Where does community begin?
It’s a question we’ve been asking ourselves a lot. With nearly all our projects, what we we’re aiming to do in cities is to help them use the Internet to harness the power of cognitive surplus — the concept of many people coming together to do big things.
This weekend we’re testing the concept at a small scale with a public art scavenger hunt at San Francisco’s Gray Area Foundation (GAFFTA), one of the nation’s leading organizations dedicated to furthering the use and advancement of creative technology for social good. GAFFTA is hosting an urban innovation weekend that’s all about Community Development and Public Art. We’ll be there tonight and all day Saturday, training scavenger hunters on our technology and cutting them loose on the streets of San Francisco.
If all goes well, the project will create a pilot community of public art curators comprised of artists, people who love art and passionate technologists (who are often artists at heart themselves) to help find and catalogue San Francisco’s street art, murals, statues, paintings, and installations. It’s also a chance to experiment with mapping geolocated, crowd-sourced mobile imagery — something we hope to integrate in our mobile art app project.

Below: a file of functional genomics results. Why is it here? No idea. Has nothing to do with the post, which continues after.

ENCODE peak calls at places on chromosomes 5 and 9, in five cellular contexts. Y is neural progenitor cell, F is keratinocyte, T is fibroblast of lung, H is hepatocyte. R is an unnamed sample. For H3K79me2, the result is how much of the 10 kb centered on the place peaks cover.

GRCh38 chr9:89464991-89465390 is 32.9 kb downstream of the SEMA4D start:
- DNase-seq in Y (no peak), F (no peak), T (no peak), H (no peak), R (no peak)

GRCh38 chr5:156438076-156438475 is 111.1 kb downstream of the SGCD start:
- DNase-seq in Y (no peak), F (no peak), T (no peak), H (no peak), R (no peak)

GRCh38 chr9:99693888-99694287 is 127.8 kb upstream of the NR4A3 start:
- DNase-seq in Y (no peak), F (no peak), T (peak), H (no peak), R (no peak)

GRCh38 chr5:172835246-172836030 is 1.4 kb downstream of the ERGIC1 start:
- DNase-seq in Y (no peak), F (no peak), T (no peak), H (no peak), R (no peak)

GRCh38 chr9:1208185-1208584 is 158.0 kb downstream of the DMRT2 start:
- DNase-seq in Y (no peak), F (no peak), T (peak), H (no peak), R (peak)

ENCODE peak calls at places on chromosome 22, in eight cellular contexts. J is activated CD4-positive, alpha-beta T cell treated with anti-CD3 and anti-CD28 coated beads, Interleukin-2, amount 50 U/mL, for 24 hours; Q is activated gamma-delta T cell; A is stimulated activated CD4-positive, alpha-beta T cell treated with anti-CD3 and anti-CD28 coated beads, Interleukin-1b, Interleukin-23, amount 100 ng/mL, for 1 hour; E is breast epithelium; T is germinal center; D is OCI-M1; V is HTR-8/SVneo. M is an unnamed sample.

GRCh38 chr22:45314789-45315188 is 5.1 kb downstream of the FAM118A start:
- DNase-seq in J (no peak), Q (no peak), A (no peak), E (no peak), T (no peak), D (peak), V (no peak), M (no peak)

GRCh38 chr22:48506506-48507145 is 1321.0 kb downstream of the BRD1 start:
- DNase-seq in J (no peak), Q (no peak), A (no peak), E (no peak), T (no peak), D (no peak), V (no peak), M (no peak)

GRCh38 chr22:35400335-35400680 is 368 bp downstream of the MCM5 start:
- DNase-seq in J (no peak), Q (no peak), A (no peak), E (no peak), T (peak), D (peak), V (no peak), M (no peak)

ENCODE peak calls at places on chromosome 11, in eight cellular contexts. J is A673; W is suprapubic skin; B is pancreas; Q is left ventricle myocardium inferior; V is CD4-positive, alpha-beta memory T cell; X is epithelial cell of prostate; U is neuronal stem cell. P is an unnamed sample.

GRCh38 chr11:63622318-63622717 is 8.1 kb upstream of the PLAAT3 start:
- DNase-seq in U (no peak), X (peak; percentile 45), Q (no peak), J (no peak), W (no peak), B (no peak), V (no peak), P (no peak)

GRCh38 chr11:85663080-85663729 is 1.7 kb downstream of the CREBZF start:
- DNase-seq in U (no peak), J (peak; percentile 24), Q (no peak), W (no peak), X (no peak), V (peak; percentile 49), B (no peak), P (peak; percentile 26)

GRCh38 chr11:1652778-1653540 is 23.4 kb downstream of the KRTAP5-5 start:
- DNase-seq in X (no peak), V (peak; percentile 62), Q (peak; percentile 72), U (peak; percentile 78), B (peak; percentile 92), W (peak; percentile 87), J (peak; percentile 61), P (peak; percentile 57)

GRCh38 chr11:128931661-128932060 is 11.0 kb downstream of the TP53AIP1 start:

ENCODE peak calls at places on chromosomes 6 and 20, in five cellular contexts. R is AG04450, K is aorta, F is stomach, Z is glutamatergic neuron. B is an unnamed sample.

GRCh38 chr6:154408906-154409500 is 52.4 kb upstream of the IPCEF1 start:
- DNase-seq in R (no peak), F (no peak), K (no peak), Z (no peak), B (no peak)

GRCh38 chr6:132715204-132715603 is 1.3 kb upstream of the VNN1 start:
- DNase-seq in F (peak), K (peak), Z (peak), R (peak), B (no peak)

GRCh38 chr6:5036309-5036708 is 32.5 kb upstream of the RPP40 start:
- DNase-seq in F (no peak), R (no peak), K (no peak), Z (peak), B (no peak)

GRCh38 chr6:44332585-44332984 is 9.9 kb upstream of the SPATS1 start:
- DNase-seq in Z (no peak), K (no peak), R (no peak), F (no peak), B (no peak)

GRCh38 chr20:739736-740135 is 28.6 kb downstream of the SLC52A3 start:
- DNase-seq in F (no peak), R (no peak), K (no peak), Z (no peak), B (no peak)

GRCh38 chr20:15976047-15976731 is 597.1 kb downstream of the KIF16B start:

If you’re in San Francisco and have a smartphone, you are invited to participate regardless of whether or not you show up to the actual event (though we’d love to see you there!). For Friday, Saturday and Sunday, you can contribute Tweeting images of San Francisco’s public art and a quick message about the work (the artist, title, or why it moves you) to @publicartapp (our one direction is to stand close to the artwork so you can get the best location data.) You can also sign up to follow along with the progress of our project by emailing email@example.com.